In order to qualify for licensure as a veterinary technician in Delaware, a candidate must have graduated from a two- to four-year program accredited by the Committee on Veterinary Technician Education and Activities (CVTEA), the predominant program approval entity established by the American Veterinary Medical Association (AVMA). A majority of vet techs nationwide hold two-year degrees. As proof of point, O*NET (2021)—a partner of the US Department of Labor—reported that 68 percent have associate degrees.
To get into an accredited veterinary technician program, admissions committees typically ask for the following from applicants:
- Official high school transcripts with proof of specific course prerequisites (e.g., chemistry, biology, algebra, English)
- Proof of health insurance and/or immunizations
- Personal statement
- Application fee
Some programs may call for additional requirements such as test scores, experience working with animals, letters of recommendation, or an interview (in-person or online).
There is currently one CVTEA-accredited vet tech program in the Blue Hen State. Delaware Technical Community College (DTCC) offers an associate degree in veterinary technology at their Georgetown campus. This program requires completion of at least 73 credits and features classes such as veterinary anatomy & physiology; breeds & behavior; small animal health and disease; veterinary clinical pathology; veterinary nursing; pharmacology for vet techs; and more. Students have exposure to many varieties of animals and complete a vet tech internship during the seventh semester of the program.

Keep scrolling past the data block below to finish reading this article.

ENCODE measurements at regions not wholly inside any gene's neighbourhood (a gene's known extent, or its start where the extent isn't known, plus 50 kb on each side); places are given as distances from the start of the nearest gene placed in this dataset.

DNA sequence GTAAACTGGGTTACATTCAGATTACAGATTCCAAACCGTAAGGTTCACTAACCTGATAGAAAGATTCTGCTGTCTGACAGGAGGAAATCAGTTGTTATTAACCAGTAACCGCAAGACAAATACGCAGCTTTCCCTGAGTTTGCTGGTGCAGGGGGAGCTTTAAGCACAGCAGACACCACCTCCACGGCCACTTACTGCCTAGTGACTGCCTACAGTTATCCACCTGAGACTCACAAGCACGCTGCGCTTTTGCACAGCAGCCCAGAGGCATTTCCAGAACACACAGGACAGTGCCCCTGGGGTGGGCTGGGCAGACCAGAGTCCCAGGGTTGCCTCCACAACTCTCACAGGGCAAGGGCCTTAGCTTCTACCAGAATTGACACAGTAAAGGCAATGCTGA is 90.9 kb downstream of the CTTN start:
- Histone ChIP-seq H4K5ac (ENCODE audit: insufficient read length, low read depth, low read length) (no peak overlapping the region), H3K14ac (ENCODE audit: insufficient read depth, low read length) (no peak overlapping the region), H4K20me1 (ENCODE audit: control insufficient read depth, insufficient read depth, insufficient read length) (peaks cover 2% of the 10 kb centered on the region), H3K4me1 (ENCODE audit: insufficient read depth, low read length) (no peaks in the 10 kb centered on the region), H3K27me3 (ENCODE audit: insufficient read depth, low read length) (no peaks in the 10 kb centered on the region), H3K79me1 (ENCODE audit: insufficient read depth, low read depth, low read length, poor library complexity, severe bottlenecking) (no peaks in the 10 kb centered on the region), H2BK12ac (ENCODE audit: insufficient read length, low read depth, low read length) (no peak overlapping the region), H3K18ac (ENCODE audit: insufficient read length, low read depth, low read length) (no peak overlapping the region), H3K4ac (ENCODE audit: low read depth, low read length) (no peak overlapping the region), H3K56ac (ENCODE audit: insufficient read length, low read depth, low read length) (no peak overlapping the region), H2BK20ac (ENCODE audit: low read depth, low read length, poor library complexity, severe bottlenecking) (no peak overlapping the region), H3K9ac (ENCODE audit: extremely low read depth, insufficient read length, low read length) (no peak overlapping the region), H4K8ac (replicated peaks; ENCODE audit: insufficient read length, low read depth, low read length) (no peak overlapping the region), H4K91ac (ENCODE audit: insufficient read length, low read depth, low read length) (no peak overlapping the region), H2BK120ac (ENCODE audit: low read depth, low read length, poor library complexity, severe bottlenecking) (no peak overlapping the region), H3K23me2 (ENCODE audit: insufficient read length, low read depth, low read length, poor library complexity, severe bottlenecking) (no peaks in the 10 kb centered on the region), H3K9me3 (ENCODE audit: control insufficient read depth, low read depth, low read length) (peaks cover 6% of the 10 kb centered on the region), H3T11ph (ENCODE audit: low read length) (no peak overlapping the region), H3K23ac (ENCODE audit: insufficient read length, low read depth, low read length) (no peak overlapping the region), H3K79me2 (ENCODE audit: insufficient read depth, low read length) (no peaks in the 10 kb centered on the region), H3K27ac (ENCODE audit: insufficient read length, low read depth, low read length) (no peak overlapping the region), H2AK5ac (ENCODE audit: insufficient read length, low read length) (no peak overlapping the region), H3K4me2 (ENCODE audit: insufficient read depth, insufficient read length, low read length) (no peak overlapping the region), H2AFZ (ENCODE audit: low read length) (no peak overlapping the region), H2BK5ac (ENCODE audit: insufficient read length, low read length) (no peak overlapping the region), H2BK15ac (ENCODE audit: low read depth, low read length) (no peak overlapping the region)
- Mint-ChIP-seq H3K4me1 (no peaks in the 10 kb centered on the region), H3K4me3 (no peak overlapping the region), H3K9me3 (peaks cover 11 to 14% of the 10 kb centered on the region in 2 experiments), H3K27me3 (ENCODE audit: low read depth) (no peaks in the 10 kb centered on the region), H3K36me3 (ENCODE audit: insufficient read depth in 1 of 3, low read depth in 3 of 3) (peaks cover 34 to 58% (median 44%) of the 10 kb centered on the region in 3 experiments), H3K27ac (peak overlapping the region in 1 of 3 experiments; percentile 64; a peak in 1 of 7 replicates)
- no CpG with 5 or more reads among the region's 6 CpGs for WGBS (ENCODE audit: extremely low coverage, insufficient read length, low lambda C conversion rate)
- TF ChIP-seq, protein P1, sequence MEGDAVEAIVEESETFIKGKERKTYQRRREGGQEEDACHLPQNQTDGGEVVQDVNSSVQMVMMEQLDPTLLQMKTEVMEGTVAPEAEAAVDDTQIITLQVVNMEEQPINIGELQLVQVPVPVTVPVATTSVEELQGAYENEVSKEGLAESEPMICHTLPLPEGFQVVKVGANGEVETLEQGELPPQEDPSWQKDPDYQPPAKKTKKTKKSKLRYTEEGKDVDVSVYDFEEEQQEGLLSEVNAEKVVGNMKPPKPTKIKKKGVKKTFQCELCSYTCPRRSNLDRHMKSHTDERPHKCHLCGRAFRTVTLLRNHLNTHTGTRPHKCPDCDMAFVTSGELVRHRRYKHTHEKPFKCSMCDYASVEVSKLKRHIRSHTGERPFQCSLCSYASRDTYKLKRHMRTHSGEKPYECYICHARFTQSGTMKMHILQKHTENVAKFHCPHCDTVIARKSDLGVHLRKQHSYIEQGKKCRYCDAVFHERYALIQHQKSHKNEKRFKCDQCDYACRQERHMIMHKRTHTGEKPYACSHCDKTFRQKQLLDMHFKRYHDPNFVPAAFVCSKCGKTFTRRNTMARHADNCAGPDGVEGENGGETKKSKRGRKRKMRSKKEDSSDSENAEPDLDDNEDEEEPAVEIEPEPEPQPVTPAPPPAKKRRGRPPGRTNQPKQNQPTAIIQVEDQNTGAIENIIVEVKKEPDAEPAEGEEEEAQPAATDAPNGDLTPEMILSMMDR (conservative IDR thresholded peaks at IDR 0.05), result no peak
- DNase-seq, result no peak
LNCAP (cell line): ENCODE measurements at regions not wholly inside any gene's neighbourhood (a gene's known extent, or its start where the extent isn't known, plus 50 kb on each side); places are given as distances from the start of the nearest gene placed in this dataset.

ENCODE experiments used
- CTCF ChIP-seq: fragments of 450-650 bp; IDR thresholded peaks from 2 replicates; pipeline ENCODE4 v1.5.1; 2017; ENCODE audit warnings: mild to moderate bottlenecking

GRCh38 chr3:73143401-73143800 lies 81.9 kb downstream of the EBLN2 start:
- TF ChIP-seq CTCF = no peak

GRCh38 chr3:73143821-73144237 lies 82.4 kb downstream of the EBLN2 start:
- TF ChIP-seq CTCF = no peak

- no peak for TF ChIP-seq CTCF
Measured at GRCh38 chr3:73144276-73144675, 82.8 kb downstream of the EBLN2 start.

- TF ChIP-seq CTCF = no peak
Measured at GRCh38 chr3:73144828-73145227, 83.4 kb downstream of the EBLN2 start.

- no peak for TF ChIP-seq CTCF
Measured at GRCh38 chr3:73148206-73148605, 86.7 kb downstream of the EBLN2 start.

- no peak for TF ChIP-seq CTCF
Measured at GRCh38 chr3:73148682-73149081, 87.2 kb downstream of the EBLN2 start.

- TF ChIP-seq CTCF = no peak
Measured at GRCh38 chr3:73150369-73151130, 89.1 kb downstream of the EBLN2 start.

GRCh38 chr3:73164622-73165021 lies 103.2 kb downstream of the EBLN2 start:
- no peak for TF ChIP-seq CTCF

One of the main metrics for program effectiveness is the first-time passing rate among graduates on the Veterinary Technician National Examination (VTNE). Delaware Technical Community College students had an impressive 90.3 percent pass rate between 2017 and 2020 for graduates on their first attempt which is about 20 percent higher than the national average.
Online Programs for Vet Techs in Delaware
Since there’s only one CVTEA-accredited vet tech program in DE, it may be more convenient to attend an online program. Particularly for residents of more rural regions of the state or those who have time commitments, enrolling in an accredited distance-based program may be ideal.
These programs involve a combination of online coursework and in-person practicums which can be completed at approved animal healthcare facilities close to a student’s home. Throughout the clinical training, a licensed veterinarian (or another qualified supervisor) typically sign off as vet tech candidates attain skills progressively.